• Moving Averages: Moving averages are one of the most popular and widely-used technical indicators. They help identify trends by smoothing out price fluctuations, making it easier to see the overall direction. Common types include Simple Moving Average (SMA) and Exponential Moving Average (EMA). Below is an example of SMA being applied, the purple line is the indicator.

    Smoothed moving average line on a candlestick chart
  • Relative Strength Index (RSI): The RSI is an indicator that measures the speed and change of price movements, ranging from 0 to 100. Higher values indicate a higher buy pressure and momentum, and lower values indicate sell pressure or lack of interest in a stock. It can help identify overbought or oversold conditions, signaling potential reversals.

    Stock scanners, such as Prosperse , can be used to notify you when a stock reaches a certain RSI level, commonly below 30 or above 70. This can help you identify potential trading opportunities, and can also help you manage risk by setting stop loss levels.

    RSI (Relative Strength Index) on a candlestick chart
  • MACD (Moving Average Convergence Divergence): The MACD is a trend-following indicator that shows the relationship between two moving averages of a security's price. Common values for the MACD include 12, 26, and 9. The MACD line is the difference between the two moving averages, and the signal line is a 9-day EMA of the MACD line. The MACD histogram is the difference between the MACD line and the signal line. In the image below, the blue line is the MACD line, and the orange line is the signal line.

    When the MACD line crosses above the signal line, it is considered a bullish signal, indicating that the momentum of the asset is shifting to the upside. Conversely, when the MACD line crosses below the signal line, it is considered a bearish signal, indicating that the momentum of the asset is shifting to the downside.

    MACD (Moving Average Convergence Divergence) on a candlestick chart
  • Bollinger Bands: These bands consist of a moving average with two standard deviations above and below it. The upper and lower bands are dynamic and move in response to changes in price volatility. When volatility is high, the bands widen, and when volatility is low, the bands contract. Bollinger Bands are designed to capture the majority of a security's price action, and they are commonly used to determine overbought and oversold conditions.

    Traders often use Bollinger Bands to identify potential buy and sell signals. When the price of an asset moves above the upper band, it is considered overbought, and a sell signal may be generated. Conversely, when the price moves below the lower band, it is considered oversold, and a buy signal may be generated.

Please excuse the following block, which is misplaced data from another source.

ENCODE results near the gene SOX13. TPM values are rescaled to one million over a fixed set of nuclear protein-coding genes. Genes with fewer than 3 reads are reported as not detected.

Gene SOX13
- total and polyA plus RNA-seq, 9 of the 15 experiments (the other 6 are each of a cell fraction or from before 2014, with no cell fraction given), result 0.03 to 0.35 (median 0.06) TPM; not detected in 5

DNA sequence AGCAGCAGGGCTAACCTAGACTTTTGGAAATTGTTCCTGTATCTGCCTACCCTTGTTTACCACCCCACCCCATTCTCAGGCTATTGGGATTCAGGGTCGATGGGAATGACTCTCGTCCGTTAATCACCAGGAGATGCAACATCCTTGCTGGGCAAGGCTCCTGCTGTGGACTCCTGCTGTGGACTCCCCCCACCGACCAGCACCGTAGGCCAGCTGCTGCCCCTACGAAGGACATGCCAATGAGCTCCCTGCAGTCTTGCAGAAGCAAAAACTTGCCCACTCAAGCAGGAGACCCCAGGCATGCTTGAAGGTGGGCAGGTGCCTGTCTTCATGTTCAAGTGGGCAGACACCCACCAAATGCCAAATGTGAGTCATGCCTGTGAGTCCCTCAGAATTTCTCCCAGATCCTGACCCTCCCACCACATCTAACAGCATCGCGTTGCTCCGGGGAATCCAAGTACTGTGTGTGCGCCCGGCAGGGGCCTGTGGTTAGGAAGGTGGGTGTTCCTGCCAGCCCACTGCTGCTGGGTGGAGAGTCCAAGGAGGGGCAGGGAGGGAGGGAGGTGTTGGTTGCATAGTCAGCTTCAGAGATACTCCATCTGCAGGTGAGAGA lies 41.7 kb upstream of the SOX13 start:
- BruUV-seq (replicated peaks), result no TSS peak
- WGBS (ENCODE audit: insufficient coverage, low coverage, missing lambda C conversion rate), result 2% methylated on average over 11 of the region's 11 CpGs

Bollinger Bands on a candlestick chart
  • Fibonacci Retracements: This indicator is used to identify potential levels of support and resistance in a price chart. These levels are calculated by drawing horizontal lines at key levels based on the Fibonacci ratios of 23.6%, 38.2%, 50%, 61.8%, and 100%. These ratios represent the potential levels at which a retracement of a previous move could occur.

    To use Fibonacci retracements, traders identify a significant move in the price of an asset and then draw the retracement levels from the high point to the low point (in the case of an uptrend) or from the low point to the high point (in the case of a downtrend). The retracement levels can then be used to identify potential areas of support and resistance where the price of the asset may reverse direction.

    Fibonacci Retracements on a candlestick chart

Integration with Modern Tools

The integration of stock scanners with modern trading platforms and mobile apps has revolutionized the way traders approach technical analysis, offering unparalleled convenience and access to real-time market analysis.

These advanced tools allow traders to sift through thousands of stocks, forex pairs, or cryptocurrencies in seconds, identifying potential trading opportunities that align with their strategies. By leveraging the power of cloud computing and data analytics, these platforms can process vast amounts of historical and live market data, presenting it in an easily digestible format.

This real-time capability ensures traders can make informed decisions swiftly, capitalizing on market movements as they happen. Moreover, the seamless experience across devices—from desktops to smartphones—means traders can stay alert to market changes and adjust their strategies on the go, ensuring they never miss a potential opportunity.

How Stock Scanners Are Used With Technical Analysis

Stock scanners are powerful tools that help traders find potential trading opportunities based on specific technical criteria. By using stock scanners, traders can:

  • Save time by filtering out stocks that don't meet their desired technical criteria.

  • Identify potential trade setups based on predefined technical indicators, such as moving average crossovers, RSI levels, or Bollinger Band breaches.

  • Customize their scans to align with their unique trading strategies and risk tolerance.

Prosperse offers an advanced, automated stock scanner that allows traders to scan for stocks based on technical indicators, such as the ones described above.

Create custom conditions and strategies, backtest them against historical data, and receive real-time alerts when a stock meets your criteria. The best way to use indicators is to find trends in the market, not rely on them for guaranteed success. By having alerts on indicators set for certain stocks that you are interested in can give you an idea of when the market may be reactiving in your favour.

Below is an example of how you can create a stock scanner using Prosperse to run 24/7 on the selected tickers. This scanner will alert you when the MACD line crosses above the signal line, and when the RSI is above 70.

A Prosperse stock scanner

In summary, technical analysis is a method of evaluating the stock markets by analyzing trends and patterns, while not taking a large amount of consideration into the core fundamental values of the company or market. Traders can use various tools like charts, indicators, and mathematical calculations to identify potential buy and sell signals. By using stock scanners such as Prosperse, traders can automate this process and take action on potential buying opportunities.

Conquer the market with advanced stock screening tools

Trending News

You Should Get To Know VTI, The Total Market ETF Goliath
You Should Get To Know VTI, The Total Market ETF Goliath...

Vanguard Total Stock Market ETF (VTI): A massive $1.5 trillion fund following a total market approac...

Ironside Research

Jun 8, 2024

Login to view more news

Stock Analysis Tools!

Access powerful stock screening, backtesting, charting, and more!

Visual of a chart in the background of the widget.